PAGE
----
But it is the unwavering commitment to realism which makes the show so important. It moves with blistering pace, often regretfully. It is angry and beautiful, shameful and shaming, bloody and viciously vital to any of our histories. For the viewers, and for the actors involved, a knowledge of that history only heightens the gruelling visceral reaction to the inhumanity and injustice portrayed in this nuanced and poetic retelling of this most shameful history. Although the unrelenting tribulations of the family will provoke audible winces and groans, there is no sadism for its own sake, and the lush production values occasionally serve to dilute the horror that unfolds. Nevertheless, even the most stylised depictions of brandings, lashings and beatings never fail to have an impact, and scenes of hangings, forced amputations and rape prove immensely distressing to watch.

Roots brings the dark truth of America’s eighteenth-century rise into the light far more powerfully than any textbook, yet far fewer viewers will spend eight hours of their lives immersed in this saga than did almost 40 years ago. Diminishing television audiences aside, the potential spectatorship of such powerful and moving drama has been dearly depleted by its curious consignment to the relative obscurity of BBC Four.

While there’s not a hope in hell that this would be considered essential viewing in 1600 Pennsylvania Avenue, the rest of the world should sit up and take notice of such raw and unflinching drama. This is a powerful retelling of a harrowing story that is as resonant today as it undoubtedly was when the original series first aired nearly 40 years ago. Its sheer force and urgency mean it deserves to impact upon a new generation of viewers.

Catch Episode 1 of Roots on BBC iPlayer in the UK until Friday 10th March.


Trump’s Judgement Test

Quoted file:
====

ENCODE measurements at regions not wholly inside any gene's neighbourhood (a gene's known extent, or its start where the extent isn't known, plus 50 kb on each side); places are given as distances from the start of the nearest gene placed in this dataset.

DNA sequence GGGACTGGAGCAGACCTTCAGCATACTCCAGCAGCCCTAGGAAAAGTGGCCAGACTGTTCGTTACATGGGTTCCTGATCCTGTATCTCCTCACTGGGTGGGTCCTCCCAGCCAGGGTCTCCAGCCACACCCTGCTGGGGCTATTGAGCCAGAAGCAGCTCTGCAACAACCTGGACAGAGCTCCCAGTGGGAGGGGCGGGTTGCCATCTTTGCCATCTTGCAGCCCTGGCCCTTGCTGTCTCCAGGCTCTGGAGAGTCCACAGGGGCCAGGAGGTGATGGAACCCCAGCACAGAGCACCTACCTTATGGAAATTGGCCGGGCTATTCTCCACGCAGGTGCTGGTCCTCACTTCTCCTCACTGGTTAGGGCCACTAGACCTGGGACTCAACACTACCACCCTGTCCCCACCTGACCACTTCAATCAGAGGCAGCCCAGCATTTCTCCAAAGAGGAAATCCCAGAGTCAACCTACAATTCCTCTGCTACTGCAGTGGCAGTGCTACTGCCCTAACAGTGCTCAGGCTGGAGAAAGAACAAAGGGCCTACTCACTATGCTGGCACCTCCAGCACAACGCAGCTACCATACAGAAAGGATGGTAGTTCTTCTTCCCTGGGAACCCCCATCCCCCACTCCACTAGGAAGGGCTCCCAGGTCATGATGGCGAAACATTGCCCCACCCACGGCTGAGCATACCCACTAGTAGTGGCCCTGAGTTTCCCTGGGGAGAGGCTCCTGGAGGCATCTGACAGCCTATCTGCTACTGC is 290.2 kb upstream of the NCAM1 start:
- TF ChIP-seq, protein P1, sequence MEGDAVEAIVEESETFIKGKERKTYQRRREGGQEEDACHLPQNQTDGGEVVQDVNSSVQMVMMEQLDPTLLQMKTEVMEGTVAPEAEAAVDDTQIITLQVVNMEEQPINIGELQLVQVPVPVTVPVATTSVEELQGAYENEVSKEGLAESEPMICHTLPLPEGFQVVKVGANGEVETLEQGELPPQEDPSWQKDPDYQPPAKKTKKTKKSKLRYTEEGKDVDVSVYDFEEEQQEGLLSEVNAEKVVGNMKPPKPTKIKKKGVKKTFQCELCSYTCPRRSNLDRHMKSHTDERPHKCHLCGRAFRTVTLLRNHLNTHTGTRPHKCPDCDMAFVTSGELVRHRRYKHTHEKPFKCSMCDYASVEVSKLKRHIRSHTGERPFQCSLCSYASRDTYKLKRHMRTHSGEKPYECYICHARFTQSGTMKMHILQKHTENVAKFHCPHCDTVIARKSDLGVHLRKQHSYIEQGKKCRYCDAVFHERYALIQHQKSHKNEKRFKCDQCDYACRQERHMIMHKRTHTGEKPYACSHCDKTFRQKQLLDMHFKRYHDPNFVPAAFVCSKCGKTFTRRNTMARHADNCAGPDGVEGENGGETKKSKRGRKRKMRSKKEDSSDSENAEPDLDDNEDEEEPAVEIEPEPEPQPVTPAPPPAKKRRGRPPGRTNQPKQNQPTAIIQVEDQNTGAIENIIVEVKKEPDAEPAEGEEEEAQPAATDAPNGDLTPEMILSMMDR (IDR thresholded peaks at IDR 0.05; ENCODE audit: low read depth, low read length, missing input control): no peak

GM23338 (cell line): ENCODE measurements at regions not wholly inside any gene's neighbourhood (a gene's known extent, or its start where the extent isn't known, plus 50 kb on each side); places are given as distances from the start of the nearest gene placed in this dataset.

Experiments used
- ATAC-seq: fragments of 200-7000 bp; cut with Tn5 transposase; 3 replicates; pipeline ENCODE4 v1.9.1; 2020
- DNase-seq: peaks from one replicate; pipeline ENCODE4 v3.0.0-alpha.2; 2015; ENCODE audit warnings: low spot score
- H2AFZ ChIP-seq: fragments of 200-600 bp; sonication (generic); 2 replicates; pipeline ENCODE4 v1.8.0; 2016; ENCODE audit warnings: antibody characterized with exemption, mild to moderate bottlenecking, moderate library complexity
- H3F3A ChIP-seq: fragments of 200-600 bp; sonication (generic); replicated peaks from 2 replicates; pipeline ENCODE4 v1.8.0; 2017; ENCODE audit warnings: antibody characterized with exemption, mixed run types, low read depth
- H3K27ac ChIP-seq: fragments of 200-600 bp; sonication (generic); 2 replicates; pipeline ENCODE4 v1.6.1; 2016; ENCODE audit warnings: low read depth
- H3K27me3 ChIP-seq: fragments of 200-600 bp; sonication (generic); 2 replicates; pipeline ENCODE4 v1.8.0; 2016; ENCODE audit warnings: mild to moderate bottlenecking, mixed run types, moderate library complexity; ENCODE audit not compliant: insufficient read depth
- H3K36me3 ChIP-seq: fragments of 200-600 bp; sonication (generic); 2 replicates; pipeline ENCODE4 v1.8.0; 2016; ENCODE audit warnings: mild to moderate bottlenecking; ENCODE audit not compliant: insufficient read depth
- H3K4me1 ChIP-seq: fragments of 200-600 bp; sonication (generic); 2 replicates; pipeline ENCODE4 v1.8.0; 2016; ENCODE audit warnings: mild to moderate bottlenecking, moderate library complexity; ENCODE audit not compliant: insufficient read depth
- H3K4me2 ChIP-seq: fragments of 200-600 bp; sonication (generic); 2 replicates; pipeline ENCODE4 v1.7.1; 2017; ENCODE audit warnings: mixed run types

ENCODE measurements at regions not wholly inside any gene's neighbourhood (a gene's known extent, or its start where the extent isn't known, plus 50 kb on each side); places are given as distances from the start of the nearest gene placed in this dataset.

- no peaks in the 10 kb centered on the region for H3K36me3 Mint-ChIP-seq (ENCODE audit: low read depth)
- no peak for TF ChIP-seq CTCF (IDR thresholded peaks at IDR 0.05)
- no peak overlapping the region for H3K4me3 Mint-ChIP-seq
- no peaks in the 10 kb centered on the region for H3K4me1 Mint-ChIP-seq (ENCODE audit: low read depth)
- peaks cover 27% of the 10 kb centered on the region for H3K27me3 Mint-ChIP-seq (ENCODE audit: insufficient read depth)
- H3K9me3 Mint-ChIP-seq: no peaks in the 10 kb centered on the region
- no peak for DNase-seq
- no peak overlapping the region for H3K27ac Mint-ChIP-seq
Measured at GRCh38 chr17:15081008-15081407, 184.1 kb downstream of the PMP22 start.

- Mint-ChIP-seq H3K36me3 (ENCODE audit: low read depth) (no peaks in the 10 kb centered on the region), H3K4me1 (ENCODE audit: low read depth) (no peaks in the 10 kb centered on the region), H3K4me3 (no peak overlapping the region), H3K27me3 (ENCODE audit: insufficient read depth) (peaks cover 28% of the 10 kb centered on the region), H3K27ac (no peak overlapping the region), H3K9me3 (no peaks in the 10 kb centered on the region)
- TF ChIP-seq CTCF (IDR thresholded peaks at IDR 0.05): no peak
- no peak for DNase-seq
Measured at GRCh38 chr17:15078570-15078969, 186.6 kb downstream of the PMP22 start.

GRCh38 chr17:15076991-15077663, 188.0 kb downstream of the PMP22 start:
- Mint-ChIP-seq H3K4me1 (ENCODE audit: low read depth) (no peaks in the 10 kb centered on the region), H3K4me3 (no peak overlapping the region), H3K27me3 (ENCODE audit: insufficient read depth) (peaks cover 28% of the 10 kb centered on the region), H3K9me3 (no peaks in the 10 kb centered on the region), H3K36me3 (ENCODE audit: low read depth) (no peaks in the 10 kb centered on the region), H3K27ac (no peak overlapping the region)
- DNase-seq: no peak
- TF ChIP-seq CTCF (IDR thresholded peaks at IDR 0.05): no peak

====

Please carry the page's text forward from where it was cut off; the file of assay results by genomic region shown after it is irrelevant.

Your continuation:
It’s midnight on a Tuesday and I’m once again going through the motions of yet another Situational Judgement Test for yet another graduate scheme. Precisely a week ago, I was settling in to watch as the United States celebrated its continued respect for logic and reason, electing Hillary Clinton as President-elect.

Yes, it truly was a happier time. But now, in my subsequent disillusionment with the state of humanity, I’ve been grappling once again with the fact that the presidency is a job for which Donald Trump is woefully under-qualified. One of the rare things that Mr. Trump and I shared, then – besides an insatiable desire to emblazon our names on skyscrapers and a tendency to eat KFC with cutlery – was that we were both optimistically applying for jobs for which we had a total lack of relevant experience.

Yet, it seems from the exit polls, if any value can still be accredited to their findings, that he had managed to convince voters that he is possessing of the character, temperament, and skills, of a desirable leader. Wouldn’t it have been brilliant, though, if Trump – like us plebs – had instead had to take a Situational Judgement Test to assess his suitability for the role of President of the United States?

The Clintons’ Islamophobia

Bill Clinton’s speech at the Democratic National Convention was intended to humanise his steely wife, and he came across as genuinely smitten as he regaled the audience with tales of their relationship. Moving on to discuss his wife’s political career, he described her as a great “change maker”, though, in truth, he failed to expand upon the specific changes required from America’s next president.